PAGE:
Monday, December 22, 2014

Jenkins vote may contradict 'great white hope' claim

By TOMMY FELTS and VICKIE MOSS, Of The Herald Staff | 8/28/2009

The controversy surrounding U.S. Rep. Lynn Jenkins’ disclaiming of the phrase “great white hope” came less than a month after she had supported a resolution referencing that same phrase.

Jenkins, R-Kan., said Thursday she didn’t know “great white hope” had a negative connotation when she recently used the phrase to describe Republicans’ search for a new leader.

The controversy surrounding U.S. Rep. Lynn Jenkins’ disclaiming of the phrase “great white hope” came less than a month after she had supported a resolution referencing that same phrase.

Jenkins, R-Kan., said Thursday she didn’t know “great white hope” had a negative connotation when she recently used the phrase to describe Republicans’ search for a new leader.

However, the freshman lawmaker supported a resolution that included that exact phrase last month when the House approved by unanimous consent a measure urging President Obama to pardon black U.S. boxer Jack Johnson. Johnson, who died in 1946, was the target of an early 1900s racist plot and convicted in 1913 of transporting a white woman across state lines for immoral reasons.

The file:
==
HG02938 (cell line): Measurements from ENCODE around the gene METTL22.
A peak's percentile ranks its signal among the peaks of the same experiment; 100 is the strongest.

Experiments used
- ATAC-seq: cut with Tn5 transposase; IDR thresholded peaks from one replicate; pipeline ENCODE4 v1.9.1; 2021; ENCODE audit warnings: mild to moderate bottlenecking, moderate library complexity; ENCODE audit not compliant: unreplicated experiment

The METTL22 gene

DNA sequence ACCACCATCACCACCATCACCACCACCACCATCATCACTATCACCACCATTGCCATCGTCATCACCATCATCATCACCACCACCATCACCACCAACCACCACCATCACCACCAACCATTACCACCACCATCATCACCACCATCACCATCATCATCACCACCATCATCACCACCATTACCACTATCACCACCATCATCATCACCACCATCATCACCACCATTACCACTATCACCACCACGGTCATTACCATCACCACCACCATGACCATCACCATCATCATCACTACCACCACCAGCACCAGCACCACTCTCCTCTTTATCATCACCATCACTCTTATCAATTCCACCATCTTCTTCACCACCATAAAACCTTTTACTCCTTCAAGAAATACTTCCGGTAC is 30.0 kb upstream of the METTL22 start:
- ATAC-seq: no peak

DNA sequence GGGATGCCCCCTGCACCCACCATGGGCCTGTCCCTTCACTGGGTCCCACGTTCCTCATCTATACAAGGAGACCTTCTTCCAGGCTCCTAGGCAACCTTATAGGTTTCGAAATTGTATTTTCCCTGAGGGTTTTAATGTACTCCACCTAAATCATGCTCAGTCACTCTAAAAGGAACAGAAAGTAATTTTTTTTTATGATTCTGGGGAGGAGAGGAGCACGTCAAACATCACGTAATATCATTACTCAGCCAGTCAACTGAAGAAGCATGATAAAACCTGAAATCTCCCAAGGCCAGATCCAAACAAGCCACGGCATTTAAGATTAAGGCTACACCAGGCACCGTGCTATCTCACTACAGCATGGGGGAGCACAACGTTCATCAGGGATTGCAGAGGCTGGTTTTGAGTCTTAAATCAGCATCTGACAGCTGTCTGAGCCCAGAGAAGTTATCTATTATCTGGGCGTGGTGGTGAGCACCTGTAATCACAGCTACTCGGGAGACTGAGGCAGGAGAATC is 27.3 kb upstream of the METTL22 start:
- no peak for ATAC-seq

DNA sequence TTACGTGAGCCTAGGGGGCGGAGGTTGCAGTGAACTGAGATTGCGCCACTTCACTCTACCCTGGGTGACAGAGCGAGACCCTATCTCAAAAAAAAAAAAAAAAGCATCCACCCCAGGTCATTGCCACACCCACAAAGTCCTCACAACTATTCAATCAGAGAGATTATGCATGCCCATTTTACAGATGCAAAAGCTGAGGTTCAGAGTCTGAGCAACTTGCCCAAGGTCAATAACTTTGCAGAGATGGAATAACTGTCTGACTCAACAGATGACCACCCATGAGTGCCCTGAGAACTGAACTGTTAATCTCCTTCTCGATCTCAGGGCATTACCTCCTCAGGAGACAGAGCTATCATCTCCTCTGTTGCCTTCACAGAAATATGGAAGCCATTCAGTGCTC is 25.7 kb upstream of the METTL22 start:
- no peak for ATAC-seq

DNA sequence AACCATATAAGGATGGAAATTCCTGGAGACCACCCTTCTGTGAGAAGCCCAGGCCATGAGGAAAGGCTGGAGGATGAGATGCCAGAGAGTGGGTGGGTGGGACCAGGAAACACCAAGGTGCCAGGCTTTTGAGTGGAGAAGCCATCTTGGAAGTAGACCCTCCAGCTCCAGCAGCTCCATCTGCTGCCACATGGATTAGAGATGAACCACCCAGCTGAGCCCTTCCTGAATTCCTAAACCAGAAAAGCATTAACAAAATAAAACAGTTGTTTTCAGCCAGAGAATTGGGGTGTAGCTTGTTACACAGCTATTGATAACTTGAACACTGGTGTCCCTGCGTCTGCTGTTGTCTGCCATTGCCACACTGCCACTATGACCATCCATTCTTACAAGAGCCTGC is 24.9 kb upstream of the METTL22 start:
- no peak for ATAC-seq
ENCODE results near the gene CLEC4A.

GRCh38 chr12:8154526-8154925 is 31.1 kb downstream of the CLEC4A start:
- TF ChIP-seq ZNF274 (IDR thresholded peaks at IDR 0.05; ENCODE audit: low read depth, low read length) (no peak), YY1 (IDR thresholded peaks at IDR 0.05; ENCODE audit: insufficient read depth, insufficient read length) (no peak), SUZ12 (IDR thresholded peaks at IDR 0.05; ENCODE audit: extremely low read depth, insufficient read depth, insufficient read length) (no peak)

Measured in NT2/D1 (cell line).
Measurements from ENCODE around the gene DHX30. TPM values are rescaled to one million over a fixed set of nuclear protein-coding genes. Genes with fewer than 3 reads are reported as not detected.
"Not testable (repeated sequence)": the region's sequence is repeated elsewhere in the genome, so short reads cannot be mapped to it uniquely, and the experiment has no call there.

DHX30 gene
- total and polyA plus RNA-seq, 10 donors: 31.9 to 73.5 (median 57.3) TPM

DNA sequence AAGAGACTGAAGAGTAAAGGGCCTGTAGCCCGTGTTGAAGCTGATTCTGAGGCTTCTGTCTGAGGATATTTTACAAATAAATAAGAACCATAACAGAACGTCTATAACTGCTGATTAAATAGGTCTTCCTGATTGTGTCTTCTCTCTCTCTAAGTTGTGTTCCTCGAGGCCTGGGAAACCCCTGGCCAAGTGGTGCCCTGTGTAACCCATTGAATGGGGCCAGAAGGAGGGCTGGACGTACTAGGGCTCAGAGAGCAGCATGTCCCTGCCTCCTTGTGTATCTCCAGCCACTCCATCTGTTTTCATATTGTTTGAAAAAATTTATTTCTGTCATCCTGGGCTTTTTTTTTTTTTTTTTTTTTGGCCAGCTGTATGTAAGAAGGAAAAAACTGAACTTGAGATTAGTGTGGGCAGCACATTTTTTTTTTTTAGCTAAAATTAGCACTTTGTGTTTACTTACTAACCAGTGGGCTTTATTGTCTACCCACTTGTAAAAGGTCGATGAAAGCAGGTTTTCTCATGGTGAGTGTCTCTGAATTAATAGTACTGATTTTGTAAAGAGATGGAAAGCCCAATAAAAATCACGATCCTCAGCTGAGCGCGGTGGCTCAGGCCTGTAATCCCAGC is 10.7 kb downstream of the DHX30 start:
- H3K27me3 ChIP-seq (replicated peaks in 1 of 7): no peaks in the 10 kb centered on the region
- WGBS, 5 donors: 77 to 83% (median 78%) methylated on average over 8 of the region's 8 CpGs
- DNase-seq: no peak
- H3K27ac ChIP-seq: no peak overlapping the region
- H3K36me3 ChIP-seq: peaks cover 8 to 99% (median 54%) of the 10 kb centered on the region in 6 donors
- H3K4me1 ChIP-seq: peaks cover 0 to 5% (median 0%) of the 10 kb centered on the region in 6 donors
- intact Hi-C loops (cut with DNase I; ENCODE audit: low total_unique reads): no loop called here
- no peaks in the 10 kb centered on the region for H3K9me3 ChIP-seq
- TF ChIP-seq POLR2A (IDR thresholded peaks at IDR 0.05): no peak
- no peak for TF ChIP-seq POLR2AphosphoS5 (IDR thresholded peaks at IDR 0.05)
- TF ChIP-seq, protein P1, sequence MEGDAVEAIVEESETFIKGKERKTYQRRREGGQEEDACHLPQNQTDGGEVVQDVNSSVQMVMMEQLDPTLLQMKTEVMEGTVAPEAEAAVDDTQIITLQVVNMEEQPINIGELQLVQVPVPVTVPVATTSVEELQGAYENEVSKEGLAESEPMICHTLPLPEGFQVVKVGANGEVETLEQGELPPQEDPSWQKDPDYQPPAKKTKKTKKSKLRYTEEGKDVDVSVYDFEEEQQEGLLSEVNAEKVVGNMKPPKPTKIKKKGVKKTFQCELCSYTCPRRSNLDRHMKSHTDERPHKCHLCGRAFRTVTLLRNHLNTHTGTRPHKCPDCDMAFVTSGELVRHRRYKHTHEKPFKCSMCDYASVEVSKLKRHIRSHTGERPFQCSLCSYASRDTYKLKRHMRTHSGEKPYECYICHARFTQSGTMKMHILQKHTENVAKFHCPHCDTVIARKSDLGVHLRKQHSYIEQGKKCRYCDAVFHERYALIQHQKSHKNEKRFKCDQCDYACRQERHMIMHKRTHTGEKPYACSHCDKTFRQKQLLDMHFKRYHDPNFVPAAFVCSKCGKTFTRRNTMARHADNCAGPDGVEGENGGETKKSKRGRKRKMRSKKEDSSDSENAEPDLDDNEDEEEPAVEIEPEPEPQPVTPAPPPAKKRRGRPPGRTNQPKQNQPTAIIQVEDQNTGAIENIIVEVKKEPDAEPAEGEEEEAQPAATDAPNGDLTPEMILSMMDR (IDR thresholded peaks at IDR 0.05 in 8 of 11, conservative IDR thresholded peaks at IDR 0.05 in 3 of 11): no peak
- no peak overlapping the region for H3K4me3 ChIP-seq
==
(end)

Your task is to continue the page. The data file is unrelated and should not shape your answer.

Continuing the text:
Within the resolution passed by the House July 29 was a passage that read, “Whereas the victory by Jack Johnson over Tommy Burns prompted a search for a White boxer who could beat Jack Johnson, a recruitment effort that was dubbed the search for the ‘great white hope.’”

Jenkins, in Ottawa Thursday for a town hall forum on health care, told reporters she was unaware of this history after critics accused her of using racially-charged language to rally support against Obama.

But Mary Geiger, Jenkins’ press secretary, told The Herald today the Kansas lawmaker supported the resolution to pardon Johnson.

The measure  was passed by a voice vote, and congressional records do not indicate how or whether Jenkins cast her vote because it was not a roll call vote. However, records show the Kansas lawmaker was present for and voted on seven of seven other measures that day.

Get more on the story in Saturday's Herald.

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